Kinect's Kudo Tsunoda

On hybrid games, evolving through firmware and staying relevant.

Microsoft's decision not to have a gamescom press conference may have robbed us of the sight of Kudo Tsunoda doing stage demos by leaping around like a lunatic, but the mile-a-minute spokesperson for Xbox 360's new control system was still buzzing around the "Play Day" the platform holder organised on the edge of town - and still had a lot to say about Kinect ahead of its 10th November launch.

With the line-up more or less confirmed and the price set in stone (see our interview with Chris Lewis for MS' reaction to the reaction), we spoke to Tsunoda about the challenges of new technology, the second wave of games and how he expects Kinect to evolve through firmware updates in much the same way Xbox Live has done in recent years.

Eurogamer: What did you think of Peter Molyneux's comments recently that core gamers might get more out of the second wave of Kinect games than the first?

Kudo Tsunoda: It all depends what you mean by core gamers. None of the games that we have in the launch line-up involve shooting or violence or things like that, but I think what core gamers really like is skill-based gameplay and depth. I always feel frustrated because I'm a core gamer as well and when people say, "all they want is violent games," I don't think that's very true.

If you have good gameplay depth, and the more you play the better you are at the game, that's what makes games addictive for core gamers, and I think that's a lot of what we focused on in developing the Kinect launch line-up - making it accessible so you don't have to learn new controls every time you play a new game, but still providing all that gameplay depth and skill that core gamers love.

Eurogamer: What are examples of games in your line-up that have those skill-based elements that core gamers love?

Kudo Tsunoda: In Kinect Adventures they have the River Rush game, and there's hundreds of different ways you can go down each of those levels. It's a lot like a platformer game, which in general is a genre core gamers love. Kinect Sports also - obviously multiplayer is a big part of what core gamers appreciate, and that game's all based around really good multiplayer play. In Kinect Joy Ride, the whole way you can customise and upgrade your vehicle along the way...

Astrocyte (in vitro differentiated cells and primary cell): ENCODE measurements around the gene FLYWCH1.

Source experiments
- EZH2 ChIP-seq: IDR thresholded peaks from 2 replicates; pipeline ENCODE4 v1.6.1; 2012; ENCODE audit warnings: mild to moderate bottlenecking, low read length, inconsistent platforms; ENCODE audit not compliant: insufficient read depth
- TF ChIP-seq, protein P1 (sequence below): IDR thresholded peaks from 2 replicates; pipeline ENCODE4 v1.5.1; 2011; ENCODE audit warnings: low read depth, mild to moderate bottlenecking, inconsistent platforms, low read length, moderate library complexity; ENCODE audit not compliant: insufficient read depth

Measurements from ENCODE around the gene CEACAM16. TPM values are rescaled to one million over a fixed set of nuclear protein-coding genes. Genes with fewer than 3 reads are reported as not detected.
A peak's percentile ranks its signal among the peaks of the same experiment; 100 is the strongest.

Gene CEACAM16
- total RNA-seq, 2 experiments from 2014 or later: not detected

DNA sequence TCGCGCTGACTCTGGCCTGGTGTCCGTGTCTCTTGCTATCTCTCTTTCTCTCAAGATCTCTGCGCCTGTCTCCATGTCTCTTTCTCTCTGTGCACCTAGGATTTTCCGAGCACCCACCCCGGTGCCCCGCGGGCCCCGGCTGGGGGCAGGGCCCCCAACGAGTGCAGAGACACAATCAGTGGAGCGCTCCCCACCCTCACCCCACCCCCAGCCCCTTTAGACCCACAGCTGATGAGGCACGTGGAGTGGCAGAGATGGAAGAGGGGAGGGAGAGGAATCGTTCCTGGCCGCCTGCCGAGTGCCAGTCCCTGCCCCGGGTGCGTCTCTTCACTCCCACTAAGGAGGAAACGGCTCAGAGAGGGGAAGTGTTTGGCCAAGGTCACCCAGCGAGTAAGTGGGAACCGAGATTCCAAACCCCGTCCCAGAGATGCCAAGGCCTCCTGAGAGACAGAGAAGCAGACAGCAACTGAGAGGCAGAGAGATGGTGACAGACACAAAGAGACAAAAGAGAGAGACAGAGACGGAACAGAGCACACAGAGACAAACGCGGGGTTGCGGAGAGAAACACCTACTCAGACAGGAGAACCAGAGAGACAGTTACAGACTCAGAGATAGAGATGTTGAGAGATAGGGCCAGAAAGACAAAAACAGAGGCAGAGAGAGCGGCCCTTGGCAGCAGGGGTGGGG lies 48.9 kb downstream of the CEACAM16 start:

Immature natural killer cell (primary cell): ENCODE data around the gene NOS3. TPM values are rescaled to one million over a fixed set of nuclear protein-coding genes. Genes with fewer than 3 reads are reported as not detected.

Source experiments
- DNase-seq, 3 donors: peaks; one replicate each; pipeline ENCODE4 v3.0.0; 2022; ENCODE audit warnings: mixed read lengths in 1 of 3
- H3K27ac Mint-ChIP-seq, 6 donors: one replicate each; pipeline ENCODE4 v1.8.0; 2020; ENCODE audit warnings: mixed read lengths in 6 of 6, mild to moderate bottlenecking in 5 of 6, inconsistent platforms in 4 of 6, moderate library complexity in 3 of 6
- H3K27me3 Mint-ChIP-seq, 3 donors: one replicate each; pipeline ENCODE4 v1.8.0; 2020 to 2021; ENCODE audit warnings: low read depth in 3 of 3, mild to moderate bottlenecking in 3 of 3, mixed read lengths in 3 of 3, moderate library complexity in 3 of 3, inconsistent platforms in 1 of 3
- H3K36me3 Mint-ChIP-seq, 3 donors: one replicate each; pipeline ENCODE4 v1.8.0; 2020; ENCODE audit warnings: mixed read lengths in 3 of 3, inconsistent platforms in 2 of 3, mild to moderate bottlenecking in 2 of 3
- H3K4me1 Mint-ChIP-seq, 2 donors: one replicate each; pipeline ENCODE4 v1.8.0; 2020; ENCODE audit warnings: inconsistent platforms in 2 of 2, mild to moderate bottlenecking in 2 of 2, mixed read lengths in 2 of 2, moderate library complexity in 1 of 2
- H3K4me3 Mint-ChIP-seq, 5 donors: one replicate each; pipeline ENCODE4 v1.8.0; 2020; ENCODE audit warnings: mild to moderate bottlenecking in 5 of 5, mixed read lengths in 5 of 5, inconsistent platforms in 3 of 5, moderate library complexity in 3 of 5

Those are all your normal kind of gameplay mechanics that you see in a lot of core games. When we talk about Kinect we say things are accessible, but that doesn't mean the games are shallow. We just take away the hour or two you usually take having to learn the controls.

Kudo's Kinect Adventures on video.

Eurogamer: The technology is finished now but presumably you plan to keep developing the software side of it. Do you expect Kinect's capabilities to evolve in future?

Kudo Tsunoda: Yeah. I think it's a lot like what Xbox has done with Xbox Live. It's much different today to when it first launched. It's like any ongoing development on Xbox where you're going to see new things and the technology evolve over time. I think you'll see the same thing with Kinect, especially as we learn new things that developers want to do with the technology - those will be features we want to add.

I think you're just going to see over time lots of new things done in games, but also lots of new things done as a platform.

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Tom Bramwell

Tom Bramwell

Contributor  |  tombramwell

Tom worked at Eurogamer from early 2000 to late 2014, including seven years as Editor-in-Chief.


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